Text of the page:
Can An Injured Athlete Sue The Athletic Organization?

The quick answer is, in general, “no.” Athletic organizations do assume liability for certain kinds of fault. For example, they have the responsibility for the upkeep of equipment and other types of infrastructure including buildings. An injury that results from a failure to maintain the infrastructure might open a sports organization to serious liability. By contrast, players must sign waivers before they are allowed into the field. A tackle that results in a major injury doesn’t open up a sports organization to liability.

Any personal injury law firm would be happy to take on a case with a justified foundation, but because liability on behalf of sports organizations is rare, these cases are equally uncommon. Instead, injured players tend to seek compensation of the mind instead of compensation of the purse. What do we mean by that?

Take Victoria Hensh, for example: She enrolled in College Park in August 2019 as an NCAA Division I lacrosse player — until she tore her ACL and meniscus. It wasn’t a permanent injury, but it was more than enough to put her on the bench for months.

Hensh said, “It is so hard coming into a school. That was my freshman year, and I didn’t really know that many people, and I wasn’t really sure how to open up to people about an injury that was so serious. After the first few weeks, I just felt like I didn’t know what to do.”

But other players had already found a way to cope with the personal struggle of injury at the beginning of what one would hope to be a storied career in athletics. Other Terps players had formed the “Injured Athletes Club,” meeting bi-weekly as a group to speak with the university psychologist about their thoughts and feelings. Sometimes talking is better than a paycheck.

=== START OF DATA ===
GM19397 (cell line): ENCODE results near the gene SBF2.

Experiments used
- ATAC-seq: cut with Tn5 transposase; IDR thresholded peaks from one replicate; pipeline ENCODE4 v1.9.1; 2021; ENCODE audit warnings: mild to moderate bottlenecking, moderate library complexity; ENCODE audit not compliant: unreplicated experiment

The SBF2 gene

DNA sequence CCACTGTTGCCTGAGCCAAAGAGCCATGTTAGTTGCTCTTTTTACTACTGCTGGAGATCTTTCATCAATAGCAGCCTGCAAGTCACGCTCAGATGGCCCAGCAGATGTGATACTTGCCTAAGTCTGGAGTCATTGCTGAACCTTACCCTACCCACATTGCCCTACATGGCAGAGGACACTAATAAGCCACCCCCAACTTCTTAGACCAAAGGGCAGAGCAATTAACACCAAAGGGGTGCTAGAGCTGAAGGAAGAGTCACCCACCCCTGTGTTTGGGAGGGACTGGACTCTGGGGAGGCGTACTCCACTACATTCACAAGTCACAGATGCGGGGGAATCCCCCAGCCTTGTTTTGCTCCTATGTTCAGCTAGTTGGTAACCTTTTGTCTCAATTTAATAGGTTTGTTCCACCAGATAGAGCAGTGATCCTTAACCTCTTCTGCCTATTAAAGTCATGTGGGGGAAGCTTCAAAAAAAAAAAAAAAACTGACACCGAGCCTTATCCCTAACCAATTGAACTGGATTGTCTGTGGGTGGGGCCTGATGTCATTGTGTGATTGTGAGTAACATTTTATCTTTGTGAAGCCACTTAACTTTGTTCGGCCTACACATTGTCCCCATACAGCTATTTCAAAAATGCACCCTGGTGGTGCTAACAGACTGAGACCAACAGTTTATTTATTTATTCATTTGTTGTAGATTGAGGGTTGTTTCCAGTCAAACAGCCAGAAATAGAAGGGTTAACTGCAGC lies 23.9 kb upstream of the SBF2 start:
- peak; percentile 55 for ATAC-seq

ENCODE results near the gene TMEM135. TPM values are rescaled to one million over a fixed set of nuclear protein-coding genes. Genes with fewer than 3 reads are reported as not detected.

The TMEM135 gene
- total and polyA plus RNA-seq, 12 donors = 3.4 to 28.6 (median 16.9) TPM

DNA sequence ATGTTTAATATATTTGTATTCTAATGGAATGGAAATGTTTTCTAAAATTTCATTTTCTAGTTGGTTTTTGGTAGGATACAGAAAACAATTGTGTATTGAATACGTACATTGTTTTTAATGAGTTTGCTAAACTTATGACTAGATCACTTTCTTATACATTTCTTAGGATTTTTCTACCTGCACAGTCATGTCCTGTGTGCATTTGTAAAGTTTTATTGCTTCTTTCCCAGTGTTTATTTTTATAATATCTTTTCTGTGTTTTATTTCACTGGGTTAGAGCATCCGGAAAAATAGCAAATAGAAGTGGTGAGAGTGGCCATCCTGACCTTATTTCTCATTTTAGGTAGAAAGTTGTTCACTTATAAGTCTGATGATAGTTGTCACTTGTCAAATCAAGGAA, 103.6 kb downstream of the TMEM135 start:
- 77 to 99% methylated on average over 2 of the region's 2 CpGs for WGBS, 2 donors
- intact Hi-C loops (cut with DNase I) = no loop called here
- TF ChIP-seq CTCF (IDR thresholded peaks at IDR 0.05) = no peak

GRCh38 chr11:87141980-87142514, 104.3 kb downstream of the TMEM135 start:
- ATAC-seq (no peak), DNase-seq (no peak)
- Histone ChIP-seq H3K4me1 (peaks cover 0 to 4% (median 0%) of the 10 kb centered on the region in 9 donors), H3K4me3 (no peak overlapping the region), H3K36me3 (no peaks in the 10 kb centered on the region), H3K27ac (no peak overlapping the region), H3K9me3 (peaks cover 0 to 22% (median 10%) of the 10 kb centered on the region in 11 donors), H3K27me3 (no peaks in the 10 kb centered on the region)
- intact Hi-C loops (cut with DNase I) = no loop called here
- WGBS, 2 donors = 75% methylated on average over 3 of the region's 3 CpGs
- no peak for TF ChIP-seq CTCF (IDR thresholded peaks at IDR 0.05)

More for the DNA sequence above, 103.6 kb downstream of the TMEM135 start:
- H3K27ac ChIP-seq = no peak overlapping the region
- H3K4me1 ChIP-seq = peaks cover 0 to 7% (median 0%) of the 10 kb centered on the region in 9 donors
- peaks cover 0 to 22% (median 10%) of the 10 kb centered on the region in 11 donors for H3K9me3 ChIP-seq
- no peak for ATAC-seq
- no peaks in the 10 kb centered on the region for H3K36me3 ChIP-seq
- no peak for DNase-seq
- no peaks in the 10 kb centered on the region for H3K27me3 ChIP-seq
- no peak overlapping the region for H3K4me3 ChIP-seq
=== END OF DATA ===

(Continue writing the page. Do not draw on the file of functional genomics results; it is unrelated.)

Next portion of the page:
Hensh eventually returned to lacrosse triumphantly. But she said it was thanks to the club: “Without that, I think that would have been really tough for me, that feeling every day like I’m going through it alone when I was going through it with some of my best friends on the team. I think having such a place, I brought up a lot of things that I wouldn’t have thought to tell people. Even on days when I didn’t feel like talking, in those meetings, I talked, and that ultimately made those days better. So I think it really limited the number of bad days that I had, and it helped me cope with how to handle coming back from an injury.”

Dr. Michelle Garvin said, “We thought it might be good for me to come in and talk to them about what to prepare for. We decided to do it as a group, and after the first session, we thought that it was great and was going well.”

Garvin acknowledges that there is a surprising lack of emotional support for those training to become professional athletes because we perceive these people as “stronger” as the rest of us. But that’s not always the case — and everyone needs a shoulder to cry on sometimes.